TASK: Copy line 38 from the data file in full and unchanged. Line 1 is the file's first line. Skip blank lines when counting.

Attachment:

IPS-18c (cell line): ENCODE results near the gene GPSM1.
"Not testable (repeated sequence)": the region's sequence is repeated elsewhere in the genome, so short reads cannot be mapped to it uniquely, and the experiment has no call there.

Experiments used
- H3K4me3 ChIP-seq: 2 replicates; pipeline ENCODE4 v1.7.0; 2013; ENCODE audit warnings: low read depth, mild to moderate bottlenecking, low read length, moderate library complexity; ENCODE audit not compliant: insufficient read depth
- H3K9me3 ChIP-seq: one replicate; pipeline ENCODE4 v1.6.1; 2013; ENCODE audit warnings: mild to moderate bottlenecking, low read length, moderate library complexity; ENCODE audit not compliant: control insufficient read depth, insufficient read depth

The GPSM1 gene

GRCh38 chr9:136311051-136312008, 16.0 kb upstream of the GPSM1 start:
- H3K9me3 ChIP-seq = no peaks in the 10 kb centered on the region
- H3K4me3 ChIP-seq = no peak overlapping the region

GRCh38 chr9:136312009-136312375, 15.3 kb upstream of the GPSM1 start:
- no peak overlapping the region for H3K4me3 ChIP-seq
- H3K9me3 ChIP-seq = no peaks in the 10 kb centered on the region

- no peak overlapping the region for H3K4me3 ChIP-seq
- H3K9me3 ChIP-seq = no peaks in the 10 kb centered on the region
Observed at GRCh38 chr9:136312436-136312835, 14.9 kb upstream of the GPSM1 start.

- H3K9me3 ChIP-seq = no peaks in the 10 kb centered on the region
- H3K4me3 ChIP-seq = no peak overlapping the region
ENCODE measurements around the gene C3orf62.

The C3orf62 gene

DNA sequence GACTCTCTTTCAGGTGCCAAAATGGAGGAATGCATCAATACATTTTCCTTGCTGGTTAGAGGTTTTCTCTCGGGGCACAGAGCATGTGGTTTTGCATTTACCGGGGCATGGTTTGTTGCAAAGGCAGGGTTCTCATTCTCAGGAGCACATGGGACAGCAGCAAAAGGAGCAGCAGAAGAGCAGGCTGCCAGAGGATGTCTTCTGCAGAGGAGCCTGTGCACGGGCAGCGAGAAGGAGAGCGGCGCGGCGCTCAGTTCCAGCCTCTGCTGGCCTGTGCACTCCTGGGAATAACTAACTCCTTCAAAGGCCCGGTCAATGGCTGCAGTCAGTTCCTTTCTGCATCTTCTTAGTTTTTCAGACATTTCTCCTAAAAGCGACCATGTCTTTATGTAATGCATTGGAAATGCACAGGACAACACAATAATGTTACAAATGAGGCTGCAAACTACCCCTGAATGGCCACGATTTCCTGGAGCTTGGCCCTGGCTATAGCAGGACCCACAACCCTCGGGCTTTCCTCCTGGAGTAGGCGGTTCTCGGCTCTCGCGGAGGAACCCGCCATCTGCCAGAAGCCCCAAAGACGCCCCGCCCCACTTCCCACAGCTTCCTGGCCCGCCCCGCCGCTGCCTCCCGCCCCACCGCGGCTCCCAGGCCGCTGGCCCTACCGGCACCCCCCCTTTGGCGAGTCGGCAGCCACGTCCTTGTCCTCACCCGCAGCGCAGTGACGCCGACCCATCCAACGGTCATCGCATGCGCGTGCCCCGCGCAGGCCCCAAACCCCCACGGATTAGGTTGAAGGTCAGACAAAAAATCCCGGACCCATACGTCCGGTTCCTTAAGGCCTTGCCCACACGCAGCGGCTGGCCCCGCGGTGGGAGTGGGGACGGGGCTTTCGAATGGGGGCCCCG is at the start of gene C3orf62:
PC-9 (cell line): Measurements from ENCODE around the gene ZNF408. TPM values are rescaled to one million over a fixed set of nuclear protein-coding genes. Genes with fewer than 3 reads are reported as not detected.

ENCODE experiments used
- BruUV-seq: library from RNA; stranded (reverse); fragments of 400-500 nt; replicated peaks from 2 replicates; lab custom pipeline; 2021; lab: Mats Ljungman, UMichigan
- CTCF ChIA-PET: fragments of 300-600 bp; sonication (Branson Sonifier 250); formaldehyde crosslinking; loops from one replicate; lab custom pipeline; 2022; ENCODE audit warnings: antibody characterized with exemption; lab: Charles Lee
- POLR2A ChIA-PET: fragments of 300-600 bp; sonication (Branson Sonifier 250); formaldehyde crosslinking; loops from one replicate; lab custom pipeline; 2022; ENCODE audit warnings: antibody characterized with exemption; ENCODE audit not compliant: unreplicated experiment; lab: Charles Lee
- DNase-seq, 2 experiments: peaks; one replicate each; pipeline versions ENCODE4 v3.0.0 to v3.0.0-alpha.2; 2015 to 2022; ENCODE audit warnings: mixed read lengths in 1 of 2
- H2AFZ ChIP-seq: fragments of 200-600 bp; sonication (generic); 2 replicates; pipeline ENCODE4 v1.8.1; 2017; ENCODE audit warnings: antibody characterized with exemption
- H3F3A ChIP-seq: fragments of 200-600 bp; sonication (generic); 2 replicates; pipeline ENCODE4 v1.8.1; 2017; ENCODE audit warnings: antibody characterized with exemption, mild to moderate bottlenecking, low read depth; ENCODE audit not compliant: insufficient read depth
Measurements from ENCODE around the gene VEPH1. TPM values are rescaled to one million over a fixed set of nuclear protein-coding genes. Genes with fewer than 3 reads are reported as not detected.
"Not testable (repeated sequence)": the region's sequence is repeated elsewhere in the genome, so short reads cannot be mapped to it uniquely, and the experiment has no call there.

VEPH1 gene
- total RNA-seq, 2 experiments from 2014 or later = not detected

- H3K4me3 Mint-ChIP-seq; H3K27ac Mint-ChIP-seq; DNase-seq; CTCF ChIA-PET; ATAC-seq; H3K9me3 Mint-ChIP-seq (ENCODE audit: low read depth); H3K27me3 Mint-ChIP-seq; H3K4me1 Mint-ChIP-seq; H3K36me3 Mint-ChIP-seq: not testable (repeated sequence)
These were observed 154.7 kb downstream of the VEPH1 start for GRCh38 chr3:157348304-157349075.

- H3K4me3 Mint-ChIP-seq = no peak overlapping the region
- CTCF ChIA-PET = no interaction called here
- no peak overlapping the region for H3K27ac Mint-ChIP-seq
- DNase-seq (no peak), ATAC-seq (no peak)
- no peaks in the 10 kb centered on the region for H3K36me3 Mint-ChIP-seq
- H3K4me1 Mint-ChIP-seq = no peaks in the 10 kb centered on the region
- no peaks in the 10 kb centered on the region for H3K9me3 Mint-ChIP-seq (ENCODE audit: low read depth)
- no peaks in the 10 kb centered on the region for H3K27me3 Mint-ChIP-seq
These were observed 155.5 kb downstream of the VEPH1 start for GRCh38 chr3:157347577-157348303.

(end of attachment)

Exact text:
- DNase-seq (no peak), ATAC-seq (no peak)